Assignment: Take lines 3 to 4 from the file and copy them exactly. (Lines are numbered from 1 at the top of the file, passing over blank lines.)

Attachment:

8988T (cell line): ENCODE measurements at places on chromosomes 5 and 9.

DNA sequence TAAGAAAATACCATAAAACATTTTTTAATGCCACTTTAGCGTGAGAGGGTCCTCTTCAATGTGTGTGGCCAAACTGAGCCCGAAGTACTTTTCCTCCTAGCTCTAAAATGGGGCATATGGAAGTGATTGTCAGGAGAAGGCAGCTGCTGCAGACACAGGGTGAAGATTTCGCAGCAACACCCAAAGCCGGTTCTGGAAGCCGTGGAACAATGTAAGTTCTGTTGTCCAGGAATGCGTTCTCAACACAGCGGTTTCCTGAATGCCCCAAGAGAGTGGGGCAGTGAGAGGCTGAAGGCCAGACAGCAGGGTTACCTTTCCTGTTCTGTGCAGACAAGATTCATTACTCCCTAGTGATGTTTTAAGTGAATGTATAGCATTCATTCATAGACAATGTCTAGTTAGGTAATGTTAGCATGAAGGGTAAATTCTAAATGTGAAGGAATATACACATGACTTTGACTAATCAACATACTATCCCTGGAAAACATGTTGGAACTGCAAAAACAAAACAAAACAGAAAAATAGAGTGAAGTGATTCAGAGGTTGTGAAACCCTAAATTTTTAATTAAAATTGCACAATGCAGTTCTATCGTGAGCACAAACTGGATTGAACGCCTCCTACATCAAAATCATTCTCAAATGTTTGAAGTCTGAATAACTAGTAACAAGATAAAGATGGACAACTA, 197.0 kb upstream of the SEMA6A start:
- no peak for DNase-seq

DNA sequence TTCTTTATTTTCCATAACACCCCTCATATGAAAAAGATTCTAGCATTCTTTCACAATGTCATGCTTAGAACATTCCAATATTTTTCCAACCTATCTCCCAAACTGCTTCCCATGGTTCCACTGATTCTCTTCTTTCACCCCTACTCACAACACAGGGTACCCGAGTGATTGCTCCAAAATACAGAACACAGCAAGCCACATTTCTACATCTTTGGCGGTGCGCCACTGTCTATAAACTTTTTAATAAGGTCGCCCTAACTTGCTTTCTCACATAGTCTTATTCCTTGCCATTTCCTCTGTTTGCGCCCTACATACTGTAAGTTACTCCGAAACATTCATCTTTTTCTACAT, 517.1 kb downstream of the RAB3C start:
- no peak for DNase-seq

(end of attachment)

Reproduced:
- no peak for DNase-seq

DNA sequence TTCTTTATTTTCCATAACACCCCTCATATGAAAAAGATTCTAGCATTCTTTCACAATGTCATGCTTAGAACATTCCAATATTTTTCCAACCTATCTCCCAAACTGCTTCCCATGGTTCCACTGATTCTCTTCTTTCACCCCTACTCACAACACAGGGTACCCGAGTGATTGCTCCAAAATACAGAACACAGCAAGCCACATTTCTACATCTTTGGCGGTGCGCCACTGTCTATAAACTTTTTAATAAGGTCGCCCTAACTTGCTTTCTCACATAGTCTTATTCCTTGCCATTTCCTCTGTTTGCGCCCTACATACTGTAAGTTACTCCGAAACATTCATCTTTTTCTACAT, 517.1 kb downstream of the RAB3C start: